Too Nice: Avoiding the Traps of Exploitation and Manipulation
September 12, 2018
By: Jeanette Purkis
The following post is by Jeanette Purkis, a self-advocate; and is taken with permission from her website. It is about the following “traps” that many people with autism find themselves in, and how to avoid being exploited and manipulated. Purkis also includes personal anecdotes about times when she has been manipulated by others.
When I was nineteen I worked at a fast food restaurant as a casual employee. This was my only income. My employer would roster me on for one or two shifts a fortnight and then, knowing how horrified I would be and stressed that I was about to lose my job, they would call me in every single day to do a shift. I remember my anxiety every time the phone rang at three pm as it was always my boss, but it never occurred to me to decline the shift or even to just let the phone ring out. This was 1993 – long before ordinary people would have mobile phones! I genuinely couldn’t work out that I was being played so would be delighted to get all these shifts, even being happy to do two all night shifts on the weekends. Looking back I imagine my managers thought I was some kind of fool for not realizing that I was being played. In fact I wasn’t a fool but I was a person who used different ways of communicating and interpreting communication than my employer did.
I am writing this post because someone asked me to. I don’t generally do that. This is not so much because I am some arrogant princess thinking only I can come up with good blog post ideas but simply because a lot of the topics people want me to write on are largely beyond my knowledge so I would not write a very ‘real’ post and it might be more like a literature review or case study! However, the topic of autistic people being taken advantage of, manipulated and duped is sadly something all too common in my experience.
I think every autistic person has probably experienced this or still experiences it. There is an actual concrete reason that we tend to be taken advantage of and it starts with the difference in communication between autistic people and neurotypical people. Autistic communication is generally on one level. We are honest, up front and do not often do things like manipulation and deceit. We generally do not lie although many autistic people are capable of lying if they feel the need but usually it doesn’t come naturally.
Neurotypical people (or ‘allistics’ if you prefer) operate differently in how they communicate. Their communication tends to happen on more than one level. Mostly this doesn’t result in them being predatory or unethical and just results in some confusion when they meet an autistic person who operates differently. However there are some people who prey on others and when they come across an autistic person who sees things on one level and doesn’t realise others don’t and they become aware of the difference then predation can occur. It can be seen as the difference between visible light and infrared light. If you can only see visible light then it is hard to imagine what infrared looks like, even if you are aware it exists. I am forty-three and have been taken advantage of so many times I have lost count. I am better at working out that people are capable of doing this but I still struggle to see it happening until after it occurs. One thing which can happen – and which is certainly true for me – is that I have become hyper-vigilant about these things and often refuse to trust anyone I don’t know well, even people who are not trying to take advantage of me.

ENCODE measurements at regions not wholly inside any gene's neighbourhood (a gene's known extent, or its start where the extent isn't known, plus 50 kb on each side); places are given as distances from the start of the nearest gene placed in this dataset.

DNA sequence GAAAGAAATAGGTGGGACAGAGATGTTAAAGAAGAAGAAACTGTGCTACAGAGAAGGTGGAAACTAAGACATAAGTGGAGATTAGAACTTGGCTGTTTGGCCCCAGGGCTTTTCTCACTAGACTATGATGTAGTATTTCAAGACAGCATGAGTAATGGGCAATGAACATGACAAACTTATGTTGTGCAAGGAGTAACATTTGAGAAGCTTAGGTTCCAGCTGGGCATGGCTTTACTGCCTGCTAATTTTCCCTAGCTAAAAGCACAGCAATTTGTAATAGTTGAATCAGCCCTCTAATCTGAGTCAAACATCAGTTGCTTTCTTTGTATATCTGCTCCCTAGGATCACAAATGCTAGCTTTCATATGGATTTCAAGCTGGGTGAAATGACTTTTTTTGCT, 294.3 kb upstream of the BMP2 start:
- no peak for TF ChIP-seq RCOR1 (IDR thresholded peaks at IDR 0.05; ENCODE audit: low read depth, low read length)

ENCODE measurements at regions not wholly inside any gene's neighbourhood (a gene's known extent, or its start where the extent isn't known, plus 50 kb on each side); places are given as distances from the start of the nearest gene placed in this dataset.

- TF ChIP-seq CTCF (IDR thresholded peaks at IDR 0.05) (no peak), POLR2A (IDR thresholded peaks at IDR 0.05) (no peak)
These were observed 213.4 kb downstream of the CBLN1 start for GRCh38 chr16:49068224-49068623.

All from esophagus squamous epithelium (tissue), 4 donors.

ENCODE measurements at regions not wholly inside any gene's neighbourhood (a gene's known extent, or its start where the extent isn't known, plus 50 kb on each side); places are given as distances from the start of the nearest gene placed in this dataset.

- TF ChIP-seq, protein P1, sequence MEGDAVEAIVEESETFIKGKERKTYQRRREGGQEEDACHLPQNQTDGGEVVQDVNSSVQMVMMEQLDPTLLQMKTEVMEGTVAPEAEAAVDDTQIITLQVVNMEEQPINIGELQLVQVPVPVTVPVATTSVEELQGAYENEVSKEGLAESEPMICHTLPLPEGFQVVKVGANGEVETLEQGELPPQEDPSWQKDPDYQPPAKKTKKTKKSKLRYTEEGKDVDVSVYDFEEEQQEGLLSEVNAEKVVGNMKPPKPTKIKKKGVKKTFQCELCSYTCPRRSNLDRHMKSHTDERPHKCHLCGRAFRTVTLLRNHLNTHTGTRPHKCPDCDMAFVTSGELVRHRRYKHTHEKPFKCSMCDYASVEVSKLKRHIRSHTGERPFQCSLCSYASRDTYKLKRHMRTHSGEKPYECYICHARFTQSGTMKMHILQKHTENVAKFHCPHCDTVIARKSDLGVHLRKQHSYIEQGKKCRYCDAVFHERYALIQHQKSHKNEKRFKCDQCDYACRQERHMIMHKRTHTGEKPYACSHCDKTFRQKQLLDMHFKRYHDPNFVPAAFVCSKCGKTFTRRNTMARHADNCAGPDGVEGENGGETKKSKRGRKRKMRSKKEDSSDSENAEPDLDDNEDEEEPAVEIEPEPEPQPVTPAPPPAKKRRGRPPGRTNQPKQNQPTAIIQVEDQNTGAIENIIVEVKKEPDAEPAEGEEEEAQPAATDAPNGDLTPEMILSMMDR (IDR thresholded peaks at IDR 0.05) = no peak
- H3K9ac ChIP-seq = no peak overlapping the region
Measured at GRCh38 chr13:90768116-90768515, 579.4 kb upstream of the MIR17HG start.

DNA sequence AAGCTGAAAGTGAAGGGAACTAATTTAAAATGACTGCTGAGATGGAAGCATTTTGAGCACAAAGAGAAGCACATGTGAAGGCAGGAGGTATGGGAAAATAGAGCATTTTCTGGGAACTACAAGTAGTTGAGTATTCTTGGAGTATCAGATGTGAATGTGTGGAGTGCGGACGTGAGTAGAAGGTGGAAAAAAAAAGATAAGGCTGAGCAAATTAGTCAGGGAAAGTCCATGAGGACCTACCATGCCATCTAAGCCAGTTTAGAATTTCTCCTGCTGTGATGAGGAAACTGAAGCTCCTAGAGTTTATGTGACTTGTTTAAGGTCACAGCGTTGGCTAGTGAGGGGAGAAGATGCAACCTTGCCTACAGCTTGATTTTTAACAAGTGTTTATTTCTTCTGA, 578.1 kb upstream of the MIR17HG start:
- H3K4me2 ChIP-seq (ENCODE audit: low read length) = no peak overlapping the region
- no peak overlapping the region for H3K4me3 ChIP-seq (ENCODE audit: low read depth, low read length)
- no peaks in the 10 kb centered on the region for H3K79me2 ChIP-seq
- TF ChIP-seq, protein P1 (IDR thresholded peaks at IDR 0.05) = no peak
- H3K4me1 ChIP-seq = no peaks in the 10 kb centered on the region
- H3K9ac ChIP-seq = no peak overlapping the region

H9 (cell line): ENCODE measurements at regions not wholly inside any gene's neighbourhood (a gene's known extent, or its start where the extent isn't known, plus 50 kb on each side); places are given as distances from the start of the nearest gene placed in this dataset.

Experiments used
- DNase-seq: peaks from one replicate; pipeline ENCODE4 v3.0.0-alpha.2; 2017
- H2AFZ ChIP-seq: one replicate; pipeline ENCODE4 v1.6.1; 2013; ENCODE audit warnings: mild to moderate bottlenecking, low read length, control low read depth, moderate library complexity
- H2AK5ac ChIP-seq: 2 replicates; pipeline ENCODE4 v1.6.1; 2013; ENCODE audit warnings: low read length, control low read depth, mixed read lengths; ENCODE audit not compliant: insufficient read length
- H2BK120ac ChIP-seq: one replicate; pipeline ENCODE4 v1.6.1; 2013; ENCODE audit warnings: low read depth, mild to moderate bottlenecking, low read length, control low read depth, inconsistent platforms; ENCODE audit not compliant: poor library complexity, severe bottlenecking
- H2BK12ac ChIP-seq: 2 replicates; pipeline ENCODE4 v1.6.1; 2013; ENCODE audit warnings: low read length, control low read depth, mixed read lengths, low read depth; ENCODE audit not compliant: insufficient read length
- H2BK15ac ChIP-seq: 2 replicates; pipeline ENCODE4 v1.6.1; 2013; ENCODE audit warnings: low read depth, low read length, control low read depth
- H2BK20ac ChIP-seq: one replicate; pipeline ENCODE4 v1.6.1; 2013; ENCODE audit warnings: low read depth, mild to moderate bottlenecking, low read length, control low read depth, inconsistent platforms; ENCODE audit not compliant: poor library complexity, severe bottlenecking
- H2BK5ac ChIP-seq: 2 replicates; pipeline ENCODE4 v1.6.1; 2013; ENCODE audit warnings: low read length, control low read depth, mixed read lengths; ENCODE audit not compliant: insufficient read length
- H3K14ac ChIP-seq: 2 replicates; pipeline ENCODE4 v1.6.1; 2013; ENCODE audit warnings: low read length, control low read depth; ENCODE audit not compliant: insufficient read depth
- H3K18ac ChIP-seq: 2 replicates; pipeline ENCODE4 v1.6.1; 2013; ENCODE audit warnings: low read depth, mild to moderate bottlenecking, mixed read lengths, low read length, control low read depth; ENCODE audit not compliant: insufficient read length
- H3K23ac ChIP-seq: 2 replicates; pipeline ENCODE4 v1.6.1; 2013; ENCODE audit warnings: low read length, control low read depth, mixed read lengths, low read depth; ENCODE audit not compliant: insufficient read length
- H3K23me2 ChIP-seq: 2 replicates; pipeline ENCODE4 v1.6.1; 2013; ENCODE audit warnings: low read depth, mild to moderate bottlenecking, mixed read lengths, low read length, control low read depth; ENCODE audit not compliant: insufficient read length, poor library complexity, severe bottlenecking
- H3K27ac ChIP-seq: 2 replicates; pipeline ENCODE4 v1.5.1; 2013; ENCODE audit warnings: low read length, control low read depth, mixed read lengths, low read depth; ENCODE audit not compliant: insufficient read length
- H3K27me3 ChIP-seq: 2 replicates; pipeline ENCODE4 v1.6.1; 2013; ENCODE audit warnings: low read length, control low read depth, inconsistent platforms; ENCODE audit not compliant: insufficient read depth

The more I know about all of this the more I find myself viewing everyone through a lens of cynicism. This is not a good place to be in either. We need to be aware of the potential threats and ways to avoid being victimised but also to remember that it is a fraction of neurotypical people who behave this way.
My final point is to remember that this behaviour is in no way the fault of the autistic victim. These issues arise as the result of a person or group of people intentionally taking advantage of a communication difference for their own gain.
About the Author
Jeanette Purkis is an author, a public speaker and a passionate autism advocate who has a diagnosis of Asperger syndrome and another mental illness. Jeanette has worked full-time in the Australian Public Service since 2007 and has a Masters degree in Fine Arts. She is the author of Finding a Different Kind of Normal, an autobiography, and The Wonderful World of Work, an activity book to help teens on the Autism spectrum prepare for joining the workforce. Jeanette has just signed a contract for a new book aimed at people with a diagnosis of both Autism and a mental illness. She hosts a radio show for the UK advocacy group Positively Autistic, called Jeanette’s Autism Show, and has spoken at many conferences and events, including at TEDxCanberra 2013. Jeanette also facilitates a support group for women on the Autism spectrum in Canberra.